Then he heard a frantic, drawn-out whimper growing to a fragile crescendo. It broke into a piercing scream and he saw a child crawl in terrible jerking spasms out from the undulating wall of the forest. It reached the tracks and sat, wailing and howling, a mess of filthy cheeks streaked by salty tears and thick, onerous snot. The child was crying so hard it seemed in terrible pain and Sam covered his ears. He couldn’t stand the distress and fear, the desperate racket, and squeezed his eyes shut. When he opened them again the child was still there but silent. At least its body was present. It sat slightly hunched on a split and rotting sleeper. But the light, the life inside the fragile little body, was gone.
The morning slinked in with a hot, balmy breath and he showered, trying to sweat the alcohol out of his system before work. This couldn’t go on, this torment. It was taking more and more booze to finally drift into troubled sleep and soon he’d turn to hard spirits for a faster fix. And while the scald and steam of the shower might purge him of some of the poison in his system, it couldn’t clear the image of the children from his tortured mind.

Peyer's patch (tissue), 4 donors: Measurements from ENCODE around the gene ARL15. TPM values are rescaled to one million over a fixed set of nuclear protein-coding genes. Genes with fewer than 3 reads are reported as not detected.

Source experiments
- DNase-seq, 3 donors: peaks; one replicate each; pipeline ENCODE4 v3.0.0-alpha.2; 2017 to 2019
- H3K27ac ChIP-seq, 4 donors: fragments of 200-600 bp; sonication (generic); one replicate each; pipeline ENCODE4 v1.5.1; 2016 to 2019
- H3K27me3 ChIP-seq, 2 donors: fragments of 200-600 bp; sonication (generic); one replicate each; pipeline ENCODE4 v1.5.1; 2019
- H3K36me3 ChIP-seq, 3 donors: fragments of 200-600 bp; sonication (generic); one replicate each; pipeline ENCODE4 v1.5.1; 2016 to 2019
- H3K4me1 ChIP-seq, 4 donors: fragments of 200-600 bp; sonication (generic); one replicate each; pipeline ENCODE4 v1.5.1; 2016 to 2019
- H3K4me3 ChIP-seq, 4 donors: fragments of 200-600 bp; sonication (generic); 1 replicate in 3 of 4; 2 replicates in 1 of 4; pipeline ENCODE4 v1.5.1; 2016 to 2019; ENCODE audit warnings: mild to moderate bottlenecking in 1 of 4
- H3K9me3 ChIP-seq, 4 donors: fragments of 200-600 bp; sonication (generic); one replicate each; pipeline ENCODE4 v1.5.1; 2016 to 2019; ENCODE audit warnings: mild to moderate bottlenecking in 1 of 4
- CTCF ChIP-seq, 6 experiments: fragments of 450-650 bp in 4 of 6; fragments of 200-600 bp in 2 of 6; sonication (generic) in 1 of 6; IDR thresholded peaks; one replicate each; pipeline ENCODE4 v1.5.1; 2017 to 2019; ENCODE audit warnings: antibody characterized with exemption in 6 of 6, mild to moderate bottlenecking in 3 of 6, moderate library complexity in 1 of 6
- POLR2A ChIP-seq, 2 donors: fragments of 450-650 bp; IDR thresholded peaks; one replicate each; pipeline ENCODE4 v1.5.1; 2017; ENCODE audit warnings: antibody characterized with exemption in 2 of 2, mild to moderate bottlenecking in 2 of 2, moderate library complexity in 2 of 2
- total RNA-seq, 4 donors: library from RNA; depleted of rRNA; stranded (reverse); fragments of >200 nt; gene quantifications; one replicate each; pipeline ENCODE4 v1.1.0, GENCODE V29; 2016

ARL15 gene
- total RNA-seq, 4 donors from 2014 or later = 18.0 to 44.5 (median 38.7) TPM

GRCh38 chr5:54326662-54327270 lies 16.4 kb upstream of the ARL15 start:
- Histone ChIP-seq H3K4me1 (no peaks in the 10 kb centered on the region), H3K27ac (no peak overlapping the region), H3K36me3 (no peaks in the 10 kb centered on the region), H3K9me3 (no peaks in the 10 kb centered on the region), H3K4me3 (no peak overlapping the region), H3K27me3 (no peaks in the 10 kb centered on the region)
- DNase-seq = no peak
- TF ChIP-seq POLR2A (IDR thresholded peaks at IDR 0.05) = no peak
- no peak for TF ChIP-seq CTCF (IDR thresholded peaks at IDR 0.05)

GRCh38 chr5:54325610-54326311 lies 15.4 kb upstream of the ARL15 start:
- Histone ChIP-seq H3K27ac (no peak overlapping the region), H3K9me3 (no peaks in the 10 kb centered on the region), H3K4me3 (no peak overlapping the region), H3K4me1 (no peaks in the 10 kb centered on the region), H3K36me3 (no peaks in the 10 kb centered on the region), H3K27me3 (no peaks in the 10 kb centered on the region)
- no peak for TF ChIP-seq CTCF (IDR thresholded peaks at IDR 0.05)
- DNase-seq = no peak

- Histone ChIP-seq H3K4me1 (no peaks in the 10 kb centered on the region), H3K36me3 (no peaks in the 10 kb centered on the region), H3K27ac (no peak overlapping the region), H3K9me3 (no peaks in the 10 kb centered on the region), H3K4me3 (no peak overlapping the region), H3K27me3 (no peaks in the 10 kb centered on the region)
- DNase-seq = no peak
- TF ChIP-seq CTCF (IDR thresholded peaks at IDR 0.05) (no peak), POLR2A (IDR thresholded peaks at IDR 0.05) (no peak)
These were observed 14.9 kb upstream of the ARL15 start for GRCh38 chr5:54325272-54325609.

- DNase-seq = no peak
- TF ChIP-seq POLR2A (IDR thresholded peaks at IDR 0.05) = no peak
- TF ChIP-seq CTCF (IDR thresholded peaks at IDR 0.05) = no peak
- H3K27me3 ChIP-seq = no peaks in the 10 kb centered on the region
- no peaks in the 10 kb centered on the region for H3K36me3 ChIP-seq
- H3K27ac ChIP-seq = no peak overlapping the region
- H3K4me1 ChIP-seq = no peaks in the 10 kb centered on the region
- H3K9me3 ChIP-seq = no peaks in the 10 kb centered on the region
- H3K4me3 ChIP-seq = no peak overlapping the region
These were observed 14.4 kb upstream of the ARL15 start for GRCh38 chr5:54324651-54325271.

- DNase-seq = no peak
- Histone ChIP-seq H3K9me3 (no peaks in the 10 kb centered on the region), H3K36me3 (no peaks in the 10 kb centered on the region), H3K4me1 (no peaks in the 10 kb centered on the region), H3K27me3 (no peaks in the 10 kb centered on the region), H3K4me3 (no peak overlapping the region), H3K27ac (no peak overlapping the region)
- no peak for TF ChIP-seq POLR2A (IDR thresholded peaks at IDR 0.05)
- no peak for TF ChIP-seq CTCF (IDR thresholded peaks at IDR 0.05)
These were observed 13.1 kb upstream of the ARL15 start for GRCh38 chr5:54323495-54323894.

The air conditioner was broken and the classroom freezing but Mr O and Shohei suffered manfully. The wee man was off on one, blethering something about iced sand. Sam wasn’t thinking straight due to the cold and lack of rest and it took him a while to work out the old geezer was talking about an ice cream sandwich, of all things. The oul lad was in rum form this morning, a lively counterpart to Shohei. The former train driver’s dead-eyed stare skated a little too close to the dead child from last night’s nightmare and Sam was in no shape to deal with that.
Mr O went on, ‘Japanese love sea. I am young man, I am idea man.’
Sam mustered a smile in encouragement.
‘I am young, I indent seaweed ice.’
Sam thought this one couldn’t be right, even after he’d run it through his internal translator.
‘Indent, Mr O? Do you mean you had a new idea? You made something new?’
‘So, so. I indent, like Graham Bell.’
‘You invented a new flavour of ice-cream.’
‘You invented seaweed ice-cream?’
‘So, so, so. It wan – ’
One of the admin staff knocked on the door and peered into the room. She made her profound excuses, bowed to all and sundry and asked Mr O to step outside for a moment. Sam heard the word hanko, meaning a personalised stamp, as good as a signature in Japan. The staff needed the wee man’s seal on some kind of paperwork and he smiled sweetly for the young lady and excused himself from the room.